16.03.2014: Conservatives Condemned over "16 March" Nazi Veterans
Controversy over the British Conservatives' right-wing grouping in the European Parliament will return today (16 March) with the resumption of a commemorative march by Waffen SS veterans supported by the Tories' Latvian 'For Fatherland' partner party.
Senior Labour MEP and longstanding anti-racist campaigner Richard Howitt will say in a message to be delivered at the counter-demonstration in Riga, Latvia that the reported refusal of the Conservative MEP leader to sign the petition against the demonstration leaves a scar on the reputation of Britain.
The Labour Euro MP says it is unacceptable for David Cameron to ally himself to a Latvian party which previously supported the commemoration of Nazi veterans being given the status of an state public holiday in Latvia and recently proposed that the Waffen SS forces be officially renamed 'liberation fighters'.
In his statement to be read out to the counter-demonstrators by Dr Efraim Zuroff, US-Israeli Nobel Prize nominee in 2008 for Holocaust scholarship, Richard Howitt MEP will say:
"I am saddened that the governing Conservative Party from my country chooses to ally itself in a common European Group with the Latvian "For Fatherland and Freedom Party," whose Member of the European Parliament is on record as supporting this sickening celebration.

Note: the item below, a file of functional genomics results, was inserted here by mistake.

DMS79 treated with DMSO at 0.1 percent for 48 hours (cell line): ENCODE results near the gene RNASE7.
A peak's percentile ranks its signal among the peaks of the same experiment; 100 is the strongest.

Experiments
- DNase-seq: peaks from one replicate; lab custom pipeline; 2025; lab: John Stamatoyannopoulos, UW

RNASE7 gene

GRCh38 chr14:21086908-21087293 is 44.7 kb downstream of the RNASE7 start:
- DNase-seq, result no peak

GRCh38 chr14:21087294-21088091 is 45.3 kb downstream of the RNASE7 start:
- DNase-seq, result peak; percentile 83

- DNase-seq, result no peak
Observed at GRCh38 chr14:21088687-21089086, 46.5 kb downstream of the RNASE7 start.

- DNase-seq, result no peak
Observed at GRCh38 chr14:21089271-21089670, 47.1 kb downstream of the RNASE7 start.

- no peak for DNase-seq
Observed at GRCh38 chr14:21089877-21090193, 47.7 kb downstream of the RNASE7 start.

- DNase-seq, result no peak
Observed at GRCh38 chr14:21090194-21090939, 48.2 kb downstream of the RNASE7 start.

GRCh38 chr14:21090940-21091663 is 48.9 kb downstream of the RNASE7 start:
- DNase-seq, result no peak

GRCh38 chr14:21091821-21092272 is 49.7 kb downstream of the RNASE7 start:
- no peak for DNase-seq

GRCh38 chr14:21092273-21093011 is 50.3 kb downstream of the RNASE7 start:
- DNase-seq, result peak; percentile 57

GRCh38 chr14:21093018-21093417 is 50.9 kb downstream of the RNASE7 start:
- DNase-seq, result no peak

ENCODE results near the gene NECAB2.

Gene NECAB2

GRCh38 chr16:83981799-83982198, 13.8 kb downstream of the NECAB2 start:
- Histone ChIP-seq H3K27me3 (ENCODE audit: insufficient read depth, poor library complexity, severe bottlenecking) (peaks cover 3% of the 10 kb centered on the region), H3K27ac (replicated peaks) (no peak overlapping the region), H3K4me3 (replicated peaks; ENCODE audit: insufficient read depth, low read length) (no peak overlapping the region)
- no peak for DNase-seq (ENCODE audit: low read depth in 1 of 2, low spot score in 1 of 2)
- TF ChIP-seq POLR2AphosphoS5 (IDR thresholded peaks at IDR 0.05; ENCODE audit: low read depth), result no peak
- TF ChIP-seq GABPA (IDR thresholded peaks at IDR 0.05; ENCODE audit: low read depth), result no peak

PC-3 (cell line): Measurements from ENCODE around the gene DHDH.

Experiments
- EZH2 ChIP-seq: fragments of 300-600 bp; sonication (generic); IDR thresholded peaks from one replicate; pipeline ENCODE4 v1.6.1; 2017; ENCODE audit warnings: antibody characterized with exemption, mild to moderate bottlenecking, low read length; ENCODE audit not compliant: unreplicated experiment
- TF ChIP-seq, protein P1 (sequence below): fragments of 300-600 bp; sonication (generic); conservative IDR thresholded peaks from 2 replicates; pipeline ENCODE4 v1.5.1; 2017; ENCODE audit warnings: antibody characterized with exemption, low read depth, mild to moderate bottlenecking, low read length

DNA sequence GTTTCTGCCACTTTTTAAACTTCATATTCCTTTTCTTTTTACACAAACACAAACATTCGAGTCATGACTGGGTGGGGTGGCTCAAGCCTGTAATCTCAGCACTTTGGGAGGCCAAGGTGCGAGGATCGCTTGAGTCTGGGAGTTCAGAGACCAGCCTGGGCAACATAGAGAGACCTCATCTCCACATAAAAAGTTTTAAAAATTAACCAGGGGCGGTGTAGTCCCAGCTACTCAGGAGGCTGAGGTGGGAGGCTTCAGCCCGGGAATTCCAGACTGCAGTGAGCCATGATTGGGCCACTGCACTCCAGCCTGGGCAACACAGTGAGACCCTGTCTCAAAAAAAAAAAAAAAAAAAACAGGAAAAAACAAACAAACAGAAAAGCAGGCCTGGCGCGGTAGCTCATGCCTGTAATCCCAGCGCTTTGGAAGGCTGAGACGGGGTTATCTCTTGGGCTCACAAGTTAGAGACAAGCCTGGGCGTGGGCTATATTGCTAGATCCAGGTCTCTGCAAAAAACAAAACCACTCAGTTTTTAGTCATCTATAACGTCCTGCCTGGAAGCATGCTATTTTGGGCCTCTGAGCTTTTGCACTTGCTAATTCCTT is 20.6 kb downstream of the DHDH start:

"I also find shocking the report that the British Conservative MEP who is head of his European group has personally refused to sign the petition against this celebration, despite 7,000 people worldwide having done so.
"The party of Government of my country should not sit with a party which has proposed that Waffen SS be troops be renamed 'liberation fighters'.
"This insults the memory of the victims, honours Nazism itself and is a scar on the reputation of Britain."
Richard Howitt MEP who proposed the European Parliament declaration on responsibility for the holocaust, continues in Sunday's address:
"Today, the British Labour Party stands with all victims of the Second World War, all who condemn fascism, all who oppose anti-semitism and other forms of racism, to express our horror at those who seek to re-write history in order to justify those who would spread bitterness, hate and division in a new century.
"This year sees the 100 years centenary since the beginning of the First World War, and people throughout Europe will come together to remember the horrors of both wars of the twentieth century and celebrate the fact fascism was defeated and not victorious."
Richard Howitt MEP will conclude his statement saying the march and those who support it will be seen as joining those who deny the holocaust, saying:
"Almost all of Latvia's 70,000 Jews were murdered during the holocaust.
"When survivors of Nazi concentration camps in 1945 stood holding signs saying 'never again', they could not have foreseen what is happening today in Riga.
"These are the people we should be commemorating and this is the message we should remember."